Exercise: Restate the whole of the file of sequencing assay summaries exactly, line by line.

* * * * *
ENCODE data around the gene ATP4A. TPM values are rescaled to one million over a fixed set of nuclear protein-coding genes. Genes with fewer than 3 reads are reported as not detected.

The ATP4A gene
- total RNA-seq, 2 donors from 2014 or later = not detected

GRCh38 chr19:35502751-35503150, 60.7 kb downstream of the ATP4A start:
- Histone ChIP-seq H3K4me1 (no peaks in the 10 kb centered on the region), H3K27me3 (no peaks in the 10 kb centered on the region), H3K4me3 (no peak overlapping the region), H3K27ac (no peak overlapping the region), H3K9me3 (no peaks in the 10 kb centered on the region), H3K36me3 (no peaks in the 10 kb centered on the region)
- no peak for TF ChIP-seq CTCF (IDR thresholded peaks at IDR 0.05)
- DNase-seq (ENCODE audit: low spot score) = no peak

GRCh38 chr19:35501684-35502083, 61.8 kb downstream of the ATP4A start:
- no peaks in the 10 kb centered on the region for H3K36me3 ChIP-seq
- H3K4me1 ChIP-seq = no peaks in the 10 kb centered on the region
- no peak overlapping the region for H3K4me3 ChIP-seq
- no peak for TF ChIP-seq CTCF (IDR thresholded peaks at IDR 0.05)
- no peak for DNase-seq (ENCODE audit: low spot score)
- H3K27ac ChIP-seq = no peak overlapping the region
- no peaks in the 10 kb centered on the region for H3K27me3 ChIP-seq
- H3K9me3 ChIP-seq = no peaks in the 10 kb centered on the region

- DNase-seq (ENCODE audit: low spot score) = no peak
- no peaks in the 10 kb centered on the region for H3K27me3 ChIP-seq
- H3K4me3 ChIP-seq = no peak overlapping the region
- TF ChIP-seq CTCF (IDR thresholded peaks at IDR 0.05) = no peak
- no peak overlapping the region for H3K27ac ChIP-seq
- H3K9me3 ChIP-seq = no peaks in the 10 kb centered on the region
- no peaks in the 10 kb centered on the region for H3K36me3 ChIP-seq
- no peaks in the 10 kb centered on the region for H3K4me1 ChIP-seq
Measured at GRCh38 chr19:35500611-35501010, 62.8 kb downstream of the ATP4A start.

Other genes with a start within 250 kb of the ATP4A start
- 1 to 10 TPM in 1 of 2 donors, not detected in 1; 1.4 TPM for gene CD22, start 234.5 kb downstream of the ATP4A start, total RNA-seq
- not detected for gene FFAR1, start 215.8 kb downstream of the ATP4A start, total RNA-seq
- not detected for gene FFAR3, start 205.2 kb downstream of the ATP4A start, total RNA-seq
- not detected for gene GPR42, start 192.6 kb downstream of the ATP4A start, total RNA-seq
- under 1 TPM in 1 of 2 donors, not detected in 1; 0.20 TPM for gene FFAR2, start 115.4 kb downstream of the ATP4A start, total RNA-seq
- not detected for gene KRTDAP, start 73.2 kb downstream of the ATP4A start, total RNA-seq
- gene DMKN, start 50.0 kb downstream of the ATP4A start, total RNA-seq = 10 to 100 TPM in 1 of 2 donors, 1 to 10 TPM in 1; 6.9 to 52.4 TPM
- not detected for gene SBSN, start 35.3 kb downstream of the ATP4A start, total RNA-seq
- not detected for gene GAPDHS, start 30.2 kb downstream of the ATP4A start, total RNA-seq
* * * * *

ENCODE data around the gene ATP4A. TPM values are rescaled to one million over a fixed set of nuclear protein-coding genes. Genes with fewer than 3 reads are reported as not detected.

The ATP4A gene
- total RNA-seq, 2 donors from 2014 or later = not detected

GRCh38 chr19:35502751-35503150, 60.7 kb downstream of the ATP4A start:
- Histone ChIP-seq H3K4me1 (no peaks in the 10 kb centered on the region), H3K27me3 (no peaks in the 10 kb centered on the region), H3K4me3 (no peak overlapping the region), H3K27ac (no peak overlapping the region), H3K9me3 (no peaks in the 10 kb centered on the region), H3K36me3 (no peaks in the 10 kb centered on the region)
- no peak for TF ChIP-seq CTCF (IDR thresholded peaks at IDR 0.05)
- DNase-seq (ENCODE audit: low spot score) = no peak

GRCh38 chr19:35501684-35502083, 61.8 kb downstream of the ATP4A start:
- no peaks in the 10 kb centered on the region for H3K36me3 ChIP-seq
- H3K4me1 ChIP-seq = no peaks in the 10 kb centered on the region
- no peak overlapping the region for H3K4me3 ChIP-seq
- no peak for TF ChIP-seq CTCF (IDR thresholded peaks at IDR 0.05)
- no peak for DNase-seq (ENCODE audit: low spot score)
- H3K27ac ChIP-seq = no peak overlapping the region
- no peaks in the 10 kb centered on the region for H3K27me3 ChIP-seq
- H3K9me3 ChIP-seq = no peaks in the 10 kb centered on the region

- DNase-seq (ENCODE audit: low spot score) = no peak
- no peaks in the 10 kb centered on the region for H3K27me3 ChIP-seq
- H3K4me3 ChIP-seq = no peak overlapping the region
- TF ChIP-seq CTCF (IDR thresholded peaks at IDR 0.05) = no peak
- no peak overlapping the region for H3K27ac ChIP-seq
- H3K9me3 ChIP-seq = no peaks in the 10 kb centered on the region
- no peaks in the 10 kb centered on the region for H3K36me3 ChIP-seq
- no peaks in the 10 kb centered on the region for H3K4me1 ChIP-seq
Measured at GRCh38 chr19:35500611-35501010, 62.8 kb downstream of the ATP4A start.

Other genes with a start within 250 kb of the ATP4A start
- 1 to 10 TPM in 1 of 2 donors, not detected in 1; 1.4 TPM for gene CD22, start 234.5 kb downstream of the ATP4A start, total RNA-seq
- not detected for gene FFAR1, start 215.8 kb downstream of the ATP4A start, total RNA-seq
- not detected for gene FFAR3, start 205.2 kb downstream of the ATP4A start, total RNA-seq
- not detected for gene GPR42, start 192.6 kb downstream of the ATP4A start, total RNA-seq
- under 1 TPM in 1 of 2 donors, not detected in 1; 0.20 TPM for gene FFAR2, start 115.4 kb downstream of the ATP4A start, total RNA-seq
- not detected for gene KRTDAP, start 73.2 kb downstream of the ATP4A start, total RNA-seq
- gene DMKN, start 50.0 kb downstream of the ATP4A start, total RNA-seq = 10 to 100 TPM in 1 of 2 donors, 1 to 10 TPM in 1; 6.9 to 52.4 TPM
- not detected for gene SBSN, start 35.3 kb downstream of the ATP4A start, total RNA-seq
- not detected for gene GAPDHS, start 30.2 kb downstream of the ATP4A start, total RNA-seq